Taro in Hawaii
Many people in Polynesian and Southeast Asian countries enjoy growing and eating taro. This plant is deeply embedded in Hawaiian culture. And it plays an integral role in traditional Hawaiian cuisine. Hawaiian taro, or kalo, comes from the plant family of araceae. It has a rich nutty flavor and is a vegetable root of a light purple hue. In ancient Hawaii, taro was eaten not only as a nutritional side, but also taken for its healing and medicinal properties. However, due to its high content of calcium oxalate (said to cause kidney stones), taro can only be eaten well cooked. Cooked taro is a good source of potassium and contains vitamin C, E, the B vitamins, copper and magnesium.
What’s in Taro and How to Grow It
The green taro leaves are rich with vitamins A and C and a fair amount of protein. In Hawaii, taro leaves are often used for wrapping laulaus. This is a dish of steamed pork or chicken with salted butterfish (black cod) or pork fat added for flavor. One makes laulau by first wrapping it in taro leaves and then again in ti leaves.
Taro roots require substantial amounts of water in order to grow. As such, the tropical climate of the Hawaiian Islands is ideal for the cultivation of this root. The leafy plant flourishes in a wet environment, whether through frequent rain or in flooded fields. Taro can be grown in two ways, in a dry patch or in an irrigated patch. The irrigated fields or lo’i are constantly submersed in several inches of water. This provides the plants with maximal hydration during their growth. The Hanalei Valley on Kauai is a good example of this. This valley has some of the most expansive taro patches in Hawaii.
In Hawaii, wetland taro is used to make poi, which is the most popular form of eating taro. Poi is an ancient Hawaiian dish made from the paste of baked or steamed taro that has been fermented. You always find this dish at traditional luaus or Hawaiian food restaurants. Dry land taro is used to make taro chips or for use in Chinese dishes.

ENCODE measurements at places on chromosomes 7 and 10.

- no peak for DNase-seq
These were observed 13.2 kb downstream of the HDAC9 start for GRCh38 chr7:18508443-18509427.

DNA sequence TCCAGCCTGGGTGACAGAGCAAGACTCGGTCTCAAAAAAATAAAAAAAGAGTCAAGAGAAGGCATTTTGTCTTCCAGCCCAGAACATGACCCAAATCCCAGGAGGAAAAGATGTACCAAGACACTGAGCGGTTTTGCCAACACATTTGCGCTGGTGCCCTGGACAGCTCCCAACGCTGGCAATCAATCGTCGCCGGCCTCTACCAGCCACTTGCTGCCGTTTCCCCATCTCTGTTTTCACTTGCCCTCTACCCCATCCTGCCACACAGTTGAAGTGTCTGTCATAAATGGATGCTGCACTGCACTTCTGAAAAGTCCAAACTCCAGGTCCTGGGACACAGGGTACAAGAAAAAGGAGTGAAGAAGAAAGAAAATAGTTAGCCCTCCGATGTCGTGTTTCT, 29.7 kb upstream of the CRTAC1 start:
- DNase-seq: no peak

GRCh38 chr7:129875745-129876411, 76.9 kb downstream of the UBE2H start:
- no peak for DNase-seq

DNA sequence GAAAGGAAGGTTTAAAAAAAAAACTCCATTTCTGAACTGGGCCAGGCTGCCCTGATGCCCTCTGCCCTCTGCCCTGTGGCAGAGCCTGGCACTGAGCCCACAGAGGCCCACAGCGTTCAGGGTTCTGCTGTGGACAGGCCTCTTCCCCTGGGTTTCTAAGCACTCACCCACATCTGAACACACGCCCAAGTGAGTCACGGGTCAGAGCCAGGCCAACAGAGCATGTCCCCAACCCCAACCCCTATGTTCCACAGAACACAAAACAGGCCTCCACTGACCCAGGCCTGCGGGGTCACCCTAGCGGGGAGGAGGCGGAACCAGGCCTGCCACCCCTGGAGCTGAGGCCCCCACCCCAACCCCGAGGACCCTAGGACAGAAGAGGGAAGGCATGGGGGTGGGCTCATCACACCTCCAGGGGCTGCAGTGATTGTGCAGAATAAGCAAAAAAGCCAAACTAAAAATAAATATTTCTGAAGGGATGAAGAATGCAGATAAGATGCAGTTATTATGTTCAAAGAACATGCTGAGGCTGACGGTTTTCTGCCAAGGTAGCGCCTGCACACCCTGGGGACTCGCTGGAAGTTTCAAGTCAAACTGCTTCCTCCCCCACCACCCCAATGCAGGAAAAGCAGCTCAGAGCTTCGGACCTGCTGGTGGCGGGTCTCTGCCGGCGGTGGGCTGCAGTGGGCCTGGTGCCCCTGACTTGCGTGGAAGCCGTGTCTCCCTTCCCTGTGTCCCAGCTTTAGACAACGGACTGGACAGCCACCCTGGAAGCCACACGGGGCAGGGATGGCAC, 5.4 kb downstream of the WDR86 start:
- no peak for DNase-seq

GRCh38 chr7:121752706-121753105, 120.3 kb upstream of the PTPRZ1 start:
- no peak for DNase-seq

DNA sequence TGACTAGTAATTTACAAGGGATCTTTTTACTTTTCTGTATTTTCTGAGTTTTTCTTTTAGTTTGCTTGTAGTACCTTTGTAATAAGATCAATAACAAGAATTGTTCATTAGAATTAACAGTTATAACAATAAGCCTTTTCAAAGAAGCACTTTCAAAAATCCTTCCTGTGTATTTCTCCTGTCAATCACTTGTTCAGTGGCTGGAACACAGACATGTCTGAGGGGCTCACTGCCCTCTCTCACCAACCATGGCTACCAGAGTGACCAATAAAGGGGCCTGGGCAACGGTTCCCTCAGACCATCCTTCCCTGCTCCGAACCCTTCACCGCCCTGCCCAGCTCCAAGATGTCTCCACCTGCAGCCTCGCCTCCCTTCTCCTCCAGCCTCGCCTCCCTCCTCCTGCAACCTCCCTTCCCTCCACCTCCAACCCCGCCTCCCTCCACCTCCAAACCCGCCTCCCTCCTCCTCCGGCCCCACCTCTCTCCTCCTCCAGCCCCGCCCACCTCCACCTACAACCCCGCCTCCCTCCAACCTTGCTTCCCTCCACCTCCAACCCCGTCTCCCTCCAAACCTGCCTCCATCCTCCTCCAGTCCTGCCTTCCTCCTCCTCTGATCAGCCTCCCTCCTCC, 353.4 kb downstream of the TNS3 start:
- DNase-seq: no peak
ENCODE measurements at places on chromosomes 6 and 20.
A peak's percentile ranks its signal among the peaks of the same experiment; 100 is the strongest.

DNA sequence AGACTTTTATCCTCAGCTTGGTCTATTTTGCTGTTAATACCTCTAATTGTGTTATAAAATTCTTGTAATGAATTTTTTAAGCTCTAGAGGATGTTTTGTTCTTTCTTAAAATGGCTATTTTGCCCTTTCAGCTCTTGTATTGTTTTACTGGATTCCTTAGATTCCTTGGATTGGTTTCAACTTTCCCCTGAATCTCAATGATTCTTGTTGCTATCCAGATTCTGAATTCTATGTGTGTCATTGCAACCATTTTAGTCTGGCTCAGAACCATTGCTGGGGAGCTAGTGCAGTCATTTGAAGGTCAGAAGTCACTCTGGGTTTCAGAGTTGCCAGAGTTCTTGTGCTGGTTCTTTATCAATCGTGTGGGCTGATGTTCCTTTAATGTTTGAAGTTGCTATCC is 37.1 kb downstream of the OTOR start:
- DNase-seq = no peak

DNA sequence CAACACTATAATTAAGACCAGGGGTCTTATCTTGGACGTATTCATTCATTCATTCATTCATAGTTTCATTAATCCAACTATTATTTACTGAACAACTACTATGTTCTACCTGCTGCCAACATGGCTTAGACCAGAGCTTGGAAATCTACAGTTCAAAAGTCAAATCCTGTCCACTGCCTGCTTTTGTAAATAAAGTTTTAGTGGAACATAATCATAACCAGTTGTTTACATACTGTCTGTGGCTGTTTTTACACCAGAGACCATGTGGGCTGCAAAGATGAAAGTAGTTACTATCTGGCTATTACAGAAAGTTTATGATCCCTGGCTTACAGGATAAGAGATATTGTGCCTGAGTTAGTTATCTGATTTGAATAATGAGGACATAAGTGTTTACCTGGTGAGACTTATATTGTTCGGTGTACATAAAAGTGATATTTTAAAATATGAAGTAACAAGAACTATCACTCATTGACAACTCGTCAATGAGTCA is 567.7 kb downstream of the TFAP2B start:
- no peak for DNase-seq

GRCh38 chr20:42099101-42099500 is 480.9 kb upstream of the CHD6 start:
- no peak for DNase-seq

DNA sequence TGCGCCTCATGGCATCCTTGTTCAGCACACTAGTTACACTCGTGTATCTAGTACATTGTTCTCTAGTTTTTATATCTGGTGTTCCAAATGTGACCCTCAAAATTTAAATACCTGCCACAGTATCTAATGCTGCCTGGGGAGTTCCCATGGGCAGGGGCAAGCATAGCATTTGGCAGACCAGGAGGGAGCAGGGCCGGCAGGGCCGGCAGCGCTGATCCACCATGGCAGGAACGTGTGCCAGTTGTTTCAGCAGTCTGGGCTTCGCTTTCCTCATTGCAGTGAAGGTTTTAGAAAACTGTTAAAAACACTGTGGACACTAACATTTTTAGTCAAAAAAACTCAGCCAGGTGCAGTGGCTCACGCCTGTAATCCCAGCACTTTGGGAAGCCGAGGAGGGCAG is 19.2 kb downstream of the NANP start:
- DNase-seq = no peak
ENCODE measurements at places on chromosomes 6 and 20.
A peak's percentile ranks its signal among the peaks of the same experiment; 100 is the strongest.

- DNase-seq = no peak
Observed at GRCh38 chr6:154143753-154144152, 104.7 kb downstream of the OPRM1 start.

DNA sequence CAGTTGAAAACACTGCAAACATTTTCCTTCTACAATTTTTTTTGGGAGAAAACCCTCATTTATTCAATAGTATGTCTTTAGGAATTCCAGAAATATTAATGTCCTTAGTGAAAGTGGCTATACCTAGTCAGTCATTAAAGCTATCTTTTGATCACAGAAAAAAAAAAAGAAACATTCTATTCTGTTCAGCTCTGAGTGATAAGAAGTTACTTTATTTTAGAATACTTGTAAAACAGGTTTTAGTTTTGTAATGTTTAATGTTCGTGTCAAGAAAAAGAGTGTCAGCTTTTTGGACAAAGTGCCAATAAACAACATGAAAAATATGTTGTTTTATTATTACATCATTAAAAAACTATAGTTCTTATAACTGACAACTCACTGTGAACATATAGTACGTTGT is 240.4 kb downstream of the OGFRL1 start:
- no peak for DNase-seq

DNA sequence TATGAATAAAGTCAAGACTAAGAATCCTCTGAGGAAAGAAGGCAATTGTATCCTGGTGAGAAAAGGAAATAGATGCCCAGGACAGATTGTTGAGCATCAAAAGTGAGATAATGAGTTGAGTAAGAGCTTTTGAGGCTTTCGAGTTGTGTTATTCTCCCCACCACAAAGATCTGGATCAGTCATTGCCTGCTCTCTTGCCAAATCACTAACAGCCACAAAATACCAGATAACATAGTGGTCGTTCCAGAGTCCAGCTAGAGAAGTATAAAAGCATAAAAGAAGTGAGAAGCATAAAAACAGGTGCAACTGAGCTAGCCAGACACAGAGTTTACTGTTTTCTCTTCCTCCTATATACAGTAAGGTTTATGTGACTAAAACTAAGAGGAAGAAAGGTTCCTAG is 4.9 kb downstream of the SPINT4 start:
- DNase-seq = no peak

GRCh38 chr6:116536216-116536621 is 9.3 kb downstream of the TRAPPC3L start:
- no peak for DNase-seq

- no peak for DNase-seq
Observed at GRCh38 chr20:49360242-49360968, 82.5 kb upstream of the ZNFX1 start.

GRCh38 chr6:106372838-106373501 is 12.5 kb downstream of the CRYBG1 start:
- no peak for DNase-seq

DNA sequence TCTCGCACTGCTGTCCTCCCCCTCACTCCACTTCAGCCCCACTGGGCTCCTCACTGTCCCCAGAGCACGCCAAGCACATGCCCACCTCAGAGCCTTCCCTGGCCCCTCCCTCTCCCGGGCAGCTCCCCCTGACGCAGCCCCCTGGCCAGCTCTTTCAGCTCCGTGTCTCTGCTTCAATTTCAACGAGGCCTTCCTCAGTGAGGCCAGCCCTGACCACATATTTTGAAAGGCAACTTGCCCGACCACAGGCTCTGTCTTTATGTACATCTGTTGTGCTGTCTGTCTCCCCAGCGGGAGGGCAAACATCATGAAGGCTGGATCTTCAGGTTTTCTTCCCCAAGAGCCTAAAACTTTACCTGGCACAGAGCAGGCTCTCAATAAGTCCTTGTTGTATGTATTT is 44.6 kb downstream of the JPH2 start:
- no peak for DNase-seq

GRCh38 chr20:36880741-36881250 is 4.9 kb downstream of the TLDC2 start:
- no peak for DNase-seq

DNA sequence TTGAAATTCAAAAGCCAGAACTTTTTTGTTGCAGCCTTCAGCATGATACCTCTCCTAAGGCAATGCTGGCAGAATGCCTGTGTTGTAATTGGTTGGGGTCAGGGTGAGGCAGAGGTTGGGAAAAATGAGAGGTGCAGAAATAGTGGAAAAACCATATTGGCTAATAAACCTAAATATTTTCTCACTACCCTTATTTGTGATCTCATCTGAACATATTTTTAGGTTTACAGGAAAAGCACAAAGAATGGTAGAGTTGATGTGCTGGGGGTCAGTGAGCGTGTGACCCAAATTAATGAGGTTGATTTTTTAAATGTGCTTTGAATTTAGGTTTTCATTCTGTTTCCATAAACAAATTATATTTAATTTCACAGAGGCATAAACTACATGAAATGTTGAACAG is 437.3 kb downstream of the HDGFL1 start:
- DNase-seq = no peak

Hawaiian Taro History
According to history, the significance of Hawaiian taro is far more than just a delicious Polynesian staple. As legend goes, taro played a significant role in Hawaii’s creation story. Originally the father heaven, or sky, had a stillborn child with mother earth. When they buried the child, a taro plant grew in its place. The second son of the earth and sky became the father of all Hawaiians and was taught to revere the taro plant as one would an older brother. This love of taro was then passed down to all Hawaiian descendants and is still a respected tradition.
According to the Hawaii custom, just as one would not argue or fight in front of their elders, fighting or arguing is interdicted when a bowl of poi is open. Historically, because of the important role taro played in Hawaiian cuisine, only men were allowed to prepare a dish containing taro.
Eating Hawaiian Taro
Taro can even be eaten right after being cooked, which has a taste somewhat similar to a sweet potato. It can even be prepared as bread, not dissimilar from “potato” bread one might see for sale in grocery stores. Also, it has also been prepared as a veggie-burger option.
But this Hawaii-grown root is also used in other unexpected areas. It is not often that a vegetable or root is the chosen flavor for trendy desserts. But frozen yogurt stores often feature sweet taro as a frozen yogurt flavor. Taro powder is also sold as an ingredient to add a hint of sweetness teas and smoothies. This vegetable’s savor proves to be a favorite as a crunchy day-time snack, a staple at a luau, a delicious addition to tea or a refreshing dessert. It is clear to see why the Hawaiians love taro –there are so many ways to enjoy it.